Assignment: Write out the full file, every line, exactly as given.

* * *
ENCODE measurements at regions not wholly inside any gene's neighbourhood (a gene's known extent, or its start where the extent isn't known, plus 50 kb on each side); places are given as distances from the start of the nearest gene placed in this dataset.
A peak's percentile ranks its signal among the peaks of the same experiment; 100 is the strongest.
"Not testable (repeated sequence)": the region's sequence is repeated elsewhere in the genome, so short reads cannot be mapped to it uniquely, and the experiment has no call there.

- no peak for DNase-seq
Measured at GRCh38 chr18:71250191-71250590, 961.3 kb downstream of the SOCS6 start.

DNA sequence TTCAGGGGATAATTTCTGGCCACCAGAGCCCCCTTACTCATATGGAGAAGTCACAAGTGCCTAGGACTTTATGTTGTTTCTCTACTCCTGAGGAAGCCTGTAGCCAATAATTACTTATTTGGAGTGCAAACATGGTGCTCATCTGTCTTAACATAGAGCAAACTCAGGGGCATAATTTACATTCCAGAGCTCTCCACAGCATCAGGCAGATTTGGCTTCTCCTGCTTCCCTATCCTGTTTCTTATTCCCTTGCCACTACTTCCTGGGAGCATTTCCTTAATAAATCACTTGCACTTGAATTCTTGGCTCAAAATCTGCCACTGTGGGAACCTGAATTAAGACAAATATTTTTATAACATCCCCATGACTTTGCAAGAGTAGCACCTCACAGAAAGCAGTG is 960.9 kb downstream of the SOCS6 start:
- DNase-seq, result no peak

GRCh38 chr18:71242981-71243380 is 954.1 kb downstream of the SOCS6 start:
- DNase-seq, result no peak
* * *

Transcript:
ENCODE measurements at regions not wholly inside any gene's neighbourhood (a gene's known extent, or its start where the extent isn't known, plus 50 kb on each side); places are given as distances from the start of the nearest gene placed in this dataset.
A peak's percentile ranks its signal among the peaks of the same experiment; 100 is the strongest.
"Not testable (repeated sequence)": the region's sequence is repeated elsewhere in the genome, so short reads cannot be mapped to it uniquely, and the experiment has no call there.

- no peak for DNase-seq
Measured at GRCh38 chr18:71250191-71250590, 961.3 kb downstream of the SOCS6 start.

DNA sequence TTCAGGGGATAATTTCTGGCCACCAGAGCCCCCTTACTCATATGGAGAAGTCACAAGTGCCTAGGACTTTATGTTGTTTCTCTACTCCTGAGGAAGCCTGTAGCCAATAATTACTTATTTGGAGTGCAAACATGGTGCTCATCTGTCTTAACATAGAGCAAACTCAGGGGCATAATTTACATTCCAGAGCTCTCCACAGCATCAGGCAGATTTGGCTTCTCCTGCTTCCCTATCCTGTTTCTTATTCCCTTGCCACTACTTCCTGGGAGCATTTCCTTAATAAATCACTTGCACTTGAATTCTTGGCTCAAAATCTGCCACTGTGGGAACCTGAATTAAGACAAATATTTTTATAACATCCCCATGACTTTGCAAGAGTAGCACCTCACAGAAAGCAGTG is 960.9 kb downstream of the SOCS6 start:
- DNase-seq, result no peak

GRCh38 chr18:71242981-71243380 is 954.1 kb downstream of the SOCS6 start:
- DNase-seq, result no peak